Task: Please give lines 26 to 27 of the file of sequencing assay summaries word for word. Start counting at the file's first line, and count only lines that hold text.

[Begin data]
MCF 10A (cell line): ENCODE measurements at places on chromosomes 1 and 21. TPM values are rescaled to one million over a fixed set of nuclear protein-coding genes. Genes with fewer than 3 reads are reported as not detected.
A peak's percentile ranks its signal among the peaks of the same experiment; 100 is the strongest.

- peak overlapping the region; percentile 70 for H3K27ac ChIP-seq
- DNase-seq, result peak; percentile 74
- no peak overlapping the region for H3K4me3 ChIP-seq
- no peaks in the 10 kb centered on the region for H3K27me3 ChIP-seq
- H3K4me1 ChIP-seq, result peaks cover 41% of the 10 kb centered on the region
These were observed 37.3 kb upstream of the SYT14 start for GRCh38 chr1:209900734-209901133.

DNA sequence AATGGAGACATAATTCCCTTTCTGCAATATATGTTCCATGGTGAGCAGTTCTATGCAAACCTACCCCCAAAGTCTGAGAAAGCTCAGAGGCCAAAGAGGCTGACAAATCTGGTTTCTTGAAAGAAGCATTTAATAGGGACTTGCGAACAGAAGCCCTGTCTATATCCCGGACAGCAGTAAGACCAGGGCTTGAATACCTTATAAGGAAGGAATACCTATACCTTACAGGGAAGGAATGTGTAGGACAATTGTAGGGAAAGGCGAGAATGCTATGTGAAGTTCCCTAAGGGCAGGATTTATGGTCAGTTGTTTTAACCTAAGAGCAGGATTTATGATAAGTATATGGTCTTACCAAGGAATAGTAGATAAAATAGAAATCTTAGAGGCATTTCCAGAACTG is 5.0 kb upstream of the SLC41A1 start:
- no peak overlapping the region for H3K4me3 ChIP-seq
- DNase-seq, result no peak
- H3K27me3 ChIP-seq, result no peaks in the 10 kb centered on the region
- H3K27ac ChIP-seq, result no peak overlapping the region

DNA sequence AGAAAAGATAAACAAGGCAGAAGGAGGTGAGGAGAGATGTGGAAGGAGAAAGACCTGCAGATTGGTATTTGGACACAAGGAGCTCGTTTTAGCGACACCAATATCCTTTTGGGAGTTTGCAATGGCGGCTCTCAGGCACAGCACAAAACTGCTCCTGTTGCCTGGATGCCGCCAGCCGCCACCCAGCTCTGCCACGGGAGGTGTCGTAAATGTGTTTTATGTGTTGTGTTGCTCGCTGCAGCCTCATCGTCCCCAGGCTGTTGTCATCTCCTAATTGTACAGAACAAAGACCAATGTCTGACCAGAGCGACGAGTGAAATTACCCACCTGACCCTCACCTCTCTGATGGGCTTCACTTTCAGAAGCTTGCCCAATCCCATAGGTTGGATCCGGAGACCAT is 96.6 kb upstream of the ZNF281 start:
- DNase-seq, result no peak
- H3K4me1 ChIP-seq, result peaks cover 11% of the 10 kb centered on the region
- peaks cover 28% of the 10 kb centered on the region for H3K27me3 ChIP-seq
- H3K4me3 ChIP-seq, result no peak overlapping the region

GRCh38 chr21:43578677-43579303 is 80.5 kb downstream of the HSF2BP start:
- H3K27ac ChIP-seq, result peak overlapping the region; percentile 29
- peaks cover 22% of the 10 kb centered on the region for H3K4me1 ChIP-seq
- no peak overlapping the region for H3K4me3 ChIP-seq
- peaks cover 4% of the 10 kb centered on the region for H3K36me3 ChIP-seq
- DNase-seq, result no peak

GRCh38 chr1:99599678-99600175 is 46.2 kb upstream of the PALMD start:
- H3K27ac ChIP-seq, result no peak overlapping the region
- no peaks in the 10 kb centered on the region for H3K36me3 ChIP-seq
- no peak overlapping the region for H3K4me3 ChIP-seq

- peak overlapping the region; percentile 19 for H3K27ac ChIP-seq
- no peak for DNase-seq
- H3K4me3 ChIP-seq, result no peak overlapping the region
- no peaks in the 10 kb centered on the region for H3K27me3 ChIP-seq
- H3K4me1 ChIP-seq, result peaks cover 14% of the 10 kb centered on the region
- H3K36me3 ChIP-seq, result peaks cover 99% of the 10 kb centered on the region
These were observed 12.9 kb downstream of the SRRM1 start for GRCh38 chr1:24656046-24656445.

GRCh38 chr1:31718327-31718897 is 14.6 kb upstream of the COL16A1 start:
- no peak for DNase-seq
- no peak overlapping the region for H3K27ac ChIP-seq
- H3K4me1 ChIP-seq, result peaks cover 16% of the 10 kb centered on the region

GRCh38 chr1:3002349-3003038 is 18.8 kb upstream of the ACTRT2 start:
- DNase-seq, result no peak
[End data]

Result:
- H3K27ac ChIP-seq, result no peak overlapping the region
- no peaks in the 10 kb centered on the region for H3K36me3 ChIP-seq